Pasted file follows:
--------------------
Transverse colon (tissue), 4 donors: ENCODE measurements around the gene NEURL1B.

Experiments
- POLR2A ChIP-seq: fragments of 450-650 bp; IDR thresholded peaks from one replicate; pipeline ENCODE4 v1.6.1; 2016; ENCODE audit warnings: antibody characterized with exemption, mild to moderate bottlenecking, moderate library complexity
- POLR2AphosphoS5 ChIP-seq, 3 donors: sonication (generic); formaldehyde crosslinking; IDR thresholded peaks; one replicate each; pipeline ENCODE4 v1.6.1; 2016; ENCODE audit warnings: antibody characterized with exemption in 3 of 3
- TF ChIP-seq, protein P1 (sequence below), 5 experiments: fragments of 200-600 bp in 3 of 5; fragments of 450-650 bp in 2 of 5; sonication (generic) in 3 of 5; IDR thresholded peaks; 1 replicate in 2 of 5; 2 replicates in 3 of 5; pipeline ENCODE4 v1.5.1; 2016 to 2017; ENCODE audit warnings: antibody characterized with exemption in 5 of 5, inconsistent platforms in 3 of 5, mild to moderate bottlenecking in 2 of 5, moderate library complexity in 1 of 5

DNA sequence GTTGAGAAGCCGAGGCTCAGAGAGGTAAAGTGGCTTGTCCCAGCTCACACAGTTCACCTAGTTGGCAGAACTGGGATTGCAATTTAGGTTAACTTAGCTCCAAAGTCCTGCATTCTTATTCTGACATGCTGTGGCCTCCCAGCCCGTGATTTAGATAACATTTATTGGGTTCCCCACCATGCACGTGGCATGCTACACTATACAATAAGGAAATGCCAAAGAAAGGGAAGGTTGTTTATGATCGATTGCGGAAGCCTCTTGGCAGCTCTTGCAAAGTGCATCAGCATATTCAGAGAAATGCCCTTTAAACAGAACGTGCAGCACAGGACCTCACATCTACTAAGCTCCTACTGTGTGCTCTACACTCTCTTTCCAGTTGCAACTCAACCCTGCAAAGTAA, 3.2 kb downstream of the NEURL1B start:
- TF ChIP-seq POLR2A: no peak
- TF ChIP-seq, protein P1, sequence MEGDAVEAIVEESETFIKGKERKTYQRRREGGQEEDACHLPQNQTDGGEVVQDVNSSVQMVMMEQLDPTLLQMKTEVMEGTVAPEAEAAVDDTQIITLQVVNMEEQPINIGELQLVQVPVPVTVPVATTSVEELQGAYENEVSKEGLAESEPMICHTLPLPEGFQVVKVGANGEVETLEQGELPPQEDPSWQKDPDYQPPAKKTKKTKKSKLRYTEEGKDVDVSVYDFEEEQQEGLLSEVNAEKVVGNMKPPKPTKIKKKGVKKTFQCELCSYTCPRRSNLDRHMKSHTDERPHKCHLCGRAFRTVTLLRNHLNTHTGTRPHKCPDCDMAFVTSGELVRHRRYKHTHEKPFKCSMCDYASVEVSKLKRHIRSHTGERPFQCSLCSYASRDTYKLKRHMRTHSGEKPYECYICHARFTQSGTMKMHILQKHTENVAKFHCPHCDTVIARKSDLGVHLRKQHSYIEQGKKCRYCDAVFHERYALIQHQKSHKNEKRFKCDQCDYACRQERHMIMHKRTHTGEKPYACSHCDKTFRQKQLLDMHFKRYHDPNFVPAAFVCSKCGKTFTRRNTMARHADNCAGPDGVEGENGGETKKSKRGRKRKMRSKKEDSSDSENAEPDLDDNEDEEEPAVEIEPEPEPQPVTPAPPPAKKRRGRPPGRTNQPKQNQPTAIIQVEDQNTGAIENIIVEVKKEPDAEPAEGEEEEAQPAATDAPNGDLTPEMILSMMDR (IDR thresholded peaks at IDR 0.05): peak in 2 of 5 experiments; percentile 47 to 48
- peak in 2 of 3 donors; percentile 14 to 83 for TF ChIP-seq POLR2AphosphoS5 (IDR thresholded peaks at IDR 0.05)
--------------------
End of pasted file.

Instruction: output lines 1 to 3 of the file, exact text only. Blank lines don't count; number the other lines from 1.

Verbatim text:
Transverse colon (tissue), 4 donors: ENCODE measurements around the gene NEURL1B.

Experiments
- POLR2A ChIP-seq: fragments of 450-650 bp; IDR thresholded peaks from one replicate; pipeline ENCODE4 v1.6.1; 2016; ENCODE audit warnings: antibody characterized with exemption, mild to moderate bottlenecking, moderate library complexity